chapter
17 Pages

Is Form Structure?

WithDAVID S. ODERBERG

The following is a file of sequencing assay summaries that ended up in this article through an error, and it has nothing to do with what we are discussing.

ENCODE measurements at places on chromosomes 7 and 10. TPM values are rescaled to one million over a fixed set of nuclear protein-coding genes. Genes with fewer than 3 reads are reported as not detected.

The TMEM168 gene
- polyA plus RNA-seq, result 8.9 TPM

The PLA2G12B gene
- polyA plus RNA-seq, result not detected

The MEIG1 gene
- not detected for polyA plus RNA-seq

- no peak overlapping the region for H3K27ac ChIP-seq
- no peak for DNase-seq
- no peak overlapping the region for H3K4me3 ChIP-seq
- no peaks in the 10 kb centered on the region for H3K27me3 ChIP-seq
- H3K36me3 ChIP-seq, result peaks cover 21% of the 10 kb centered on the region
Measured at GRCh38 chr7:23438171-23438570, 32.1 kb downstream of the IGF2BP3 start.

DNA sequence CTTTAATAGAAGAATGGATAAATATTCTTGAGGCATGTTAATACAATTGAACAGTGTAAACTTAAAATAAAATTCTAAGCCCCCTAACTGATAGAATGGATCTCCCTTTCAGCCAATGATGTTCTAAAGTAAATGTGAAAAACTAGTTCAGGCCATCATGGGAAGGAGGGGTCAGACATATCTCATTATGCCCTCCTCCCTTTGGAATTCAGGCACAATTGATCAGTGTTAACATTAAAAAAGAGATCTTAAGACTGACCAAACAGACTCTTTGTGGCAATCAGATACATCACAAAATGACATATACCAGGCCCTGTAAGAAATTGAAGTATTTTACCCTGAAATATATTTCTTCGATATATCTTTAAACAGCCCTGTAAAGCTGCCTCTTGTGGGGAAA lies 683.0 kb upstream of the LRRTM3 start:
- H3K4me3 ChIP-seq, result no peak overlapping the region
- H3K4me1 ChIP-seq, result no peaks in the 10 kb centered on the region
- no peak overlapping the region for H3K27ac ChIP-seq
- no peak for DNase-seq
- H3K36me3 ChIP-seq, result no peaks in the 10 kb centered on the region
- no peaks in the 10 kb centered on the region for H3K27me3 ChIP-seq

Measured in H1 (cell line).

The central distinction in Aristotelian metaphysics, without which there can be no such system, is that between form and matter. Hylemorphism is the theory of what they are, how they are related, and how substances are analysed in their terms. There are many aspects of hylemorphism that invite exploration, continued interpretation, and refi nement. The central distinction in Aristotelian metaphysics, without which there can be no such system, is that between form and matter. Hylemorphism is the theory of what they are, how they are related, and how substances are analysed in their terms. There are many aspects of hylemorphism that invite exploration, continued interpretation, and refi nement. Here I am focused on a more specifi c issue, organized around the crucial question of whether the form/matter distinction can be translated into terms that many contemporary analytic metaphysicians may fi nd more palatable. The question has been brought to centre stage by the important recent work of Kathrin Koslicki, 1 who with great refi nement and suggestiveness has interpreted hylemorphism in terms of the distinction between structure and content. My interest here is the attempt to identify form as structure, hence my concentration on the formal half of the form/matter distinction. Before tackling her interpretation directly, however, I want to set out a little background.